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The First Presbyterian Church in Tallahassee is the capital’s oldest building in continual use. It was dedicated in 1838. Atypical in the South, the church accepted slaves as members who sat in a balcony that runs along three sides of the sanctuary’s “second floor.” Earlier, the church served as a refuge during the Seminole Wars and then, in the 1960s, as a leader in the civil rights movement.

I was a member of this church during my K-12 years in Tallahassee. My brothers and I were also members of Boy Scout Troop 101 sponsored by the church during those years. All three of us became Eagle Scouts, so it saddens me that the church at some point ended its association with scouting. It also saddened me when a large number of members who disagreed with the church’s civil rights stance split off during the mid-1960s and formed a new church.

The church is on the National Register of Historic Places where its Gothic Revival architecture is noted. The foundation included rifle slots that, by now, have probably been covered over. In contrast, solar panels now provide a portion of the church’s power and were–in 2010–considered the county’s second-largest solar panel array.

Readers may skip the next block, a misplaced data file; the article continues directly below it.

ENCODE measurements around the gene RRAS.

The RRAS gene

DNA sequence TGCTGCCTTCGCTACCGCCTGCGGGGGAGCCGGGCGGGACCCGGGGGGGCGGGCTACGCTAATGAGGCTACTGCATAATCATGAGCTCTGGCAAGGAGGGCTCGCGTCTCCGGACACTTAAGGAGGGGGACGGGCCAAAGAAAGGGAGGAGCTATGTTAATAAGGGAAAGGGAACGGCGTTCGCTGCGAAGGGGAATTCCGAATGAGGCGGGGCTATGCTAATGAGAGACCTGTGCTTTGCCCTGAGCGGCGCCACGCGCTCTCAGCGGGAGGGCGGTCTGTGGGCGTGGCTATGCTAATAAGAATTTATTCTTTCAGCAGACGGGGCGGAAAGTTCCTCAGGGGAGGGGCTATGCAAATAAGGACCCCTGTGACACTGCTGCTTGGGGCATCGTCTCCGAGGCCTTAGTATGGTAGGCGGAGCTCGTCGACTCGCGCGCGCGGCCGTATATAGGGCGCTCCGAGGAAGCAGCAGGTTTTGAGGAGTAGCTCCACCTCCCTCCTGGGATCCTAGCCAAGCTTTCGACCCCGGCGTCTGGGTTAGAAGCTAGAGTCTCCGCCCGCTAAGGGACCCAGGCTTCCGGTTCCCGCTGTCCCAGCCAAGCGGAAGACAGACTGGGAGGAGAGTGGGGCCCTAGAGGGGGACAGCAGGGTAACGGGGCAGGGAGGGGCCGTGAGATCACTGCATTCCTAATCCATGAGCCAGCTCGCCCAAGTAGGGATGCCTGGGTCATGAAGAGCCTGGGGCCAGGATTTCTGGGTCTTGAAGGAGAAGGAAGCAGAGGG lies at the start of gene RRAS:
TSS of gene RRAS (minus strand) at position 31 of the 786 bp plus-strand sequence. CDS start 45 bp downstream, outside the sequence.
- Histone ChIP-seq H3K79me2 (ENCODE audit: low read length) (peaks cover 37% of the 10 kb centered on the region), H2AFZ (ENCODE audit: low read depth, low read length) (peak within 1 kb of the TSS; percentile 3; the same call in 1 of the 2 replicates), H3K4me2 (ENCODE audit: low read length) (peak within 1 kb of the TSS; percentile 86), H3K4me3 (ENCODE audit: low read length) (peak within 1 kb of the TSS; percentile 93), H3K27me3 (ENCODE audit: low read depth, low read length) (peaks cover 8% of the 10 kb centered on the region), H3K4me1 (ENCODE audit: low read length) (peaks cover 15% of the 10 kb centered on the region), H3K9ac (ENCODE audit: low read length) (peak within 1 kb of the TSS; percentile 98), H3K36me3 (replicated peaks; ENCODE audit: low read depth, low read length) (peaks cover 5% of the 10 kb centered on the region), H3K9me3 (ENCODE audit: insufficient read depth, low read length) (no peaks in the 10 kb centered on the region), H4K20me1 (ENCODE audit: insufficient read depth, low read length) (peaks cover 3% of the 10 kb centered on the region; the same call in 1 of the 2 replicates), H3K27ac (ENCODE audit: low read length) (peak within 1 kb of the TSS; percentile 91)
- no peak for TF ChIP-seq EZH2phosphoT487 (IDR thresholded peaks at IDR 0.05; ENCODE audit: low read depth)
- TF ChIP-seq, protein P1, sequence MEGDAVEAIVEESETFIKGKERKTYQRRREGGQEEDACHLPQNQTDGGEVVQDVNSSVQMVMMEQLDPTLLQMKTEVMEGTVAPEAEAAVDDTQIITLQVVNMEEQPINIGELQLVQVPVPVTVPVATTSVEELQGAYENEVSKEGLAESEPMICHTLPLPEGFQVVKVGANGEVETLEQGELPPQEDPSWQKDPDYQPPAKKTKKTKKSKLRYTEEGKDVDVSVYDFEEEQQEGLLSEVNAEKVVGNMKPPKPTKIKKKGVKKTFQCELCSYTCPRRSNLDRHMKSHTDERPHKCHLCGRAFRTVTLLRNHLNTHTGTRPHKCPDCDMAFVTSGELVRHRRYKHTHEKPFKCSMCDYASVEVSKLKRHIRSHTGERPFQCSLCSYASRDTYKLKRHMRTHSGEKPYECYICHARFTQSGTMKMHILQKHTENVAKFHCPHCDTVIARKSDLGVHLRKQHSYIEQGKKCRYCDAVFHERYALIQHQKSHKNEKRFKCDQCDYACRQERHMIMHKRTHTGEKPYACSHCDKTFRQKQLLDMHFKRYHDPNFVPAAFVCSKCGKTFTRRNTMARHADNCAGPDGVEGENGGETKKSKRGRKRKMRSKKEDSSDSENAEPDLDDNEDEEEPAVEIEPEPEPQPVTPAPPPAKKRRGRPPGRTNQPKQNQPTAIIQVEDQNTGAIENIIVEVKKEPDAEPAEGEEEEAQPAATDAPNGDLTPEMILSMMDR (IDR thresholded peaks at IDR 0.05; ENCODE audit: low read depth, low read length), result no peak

My father, Laurence, wrote the church’s sesquicentennial booklet of poems called “The Future of Old First in 1982.” He had, in earlier years, been a deacon, elder, Cub Scout pack leader, and explorer post leader.

The photograph shown here was taken sometime in the 1800s:

Florida Memory Photo

The church as it appears today, with the Methodist Church in the background and the church’s education building on the right hand side of the picture:

 

I don’t know if the church ever rings the bell in the steeple these days. At some point, the steeple was renovated and those of us attending Sunday school classes were allowed to ring the bell on Sunday mornings. The bellrope was accessed through a trap door above the balcony pews just above the church’s narthex. Everyone wanted to ring the bell! We loved it for its old fashioned sound, a sound out of history.

Malcolm

Malcolm R. Campbell’s Florida Folk Magic novels are set in the panhandle west of Tallahassee.

 

 

 

Current Promotions – Malcolm R. Campbell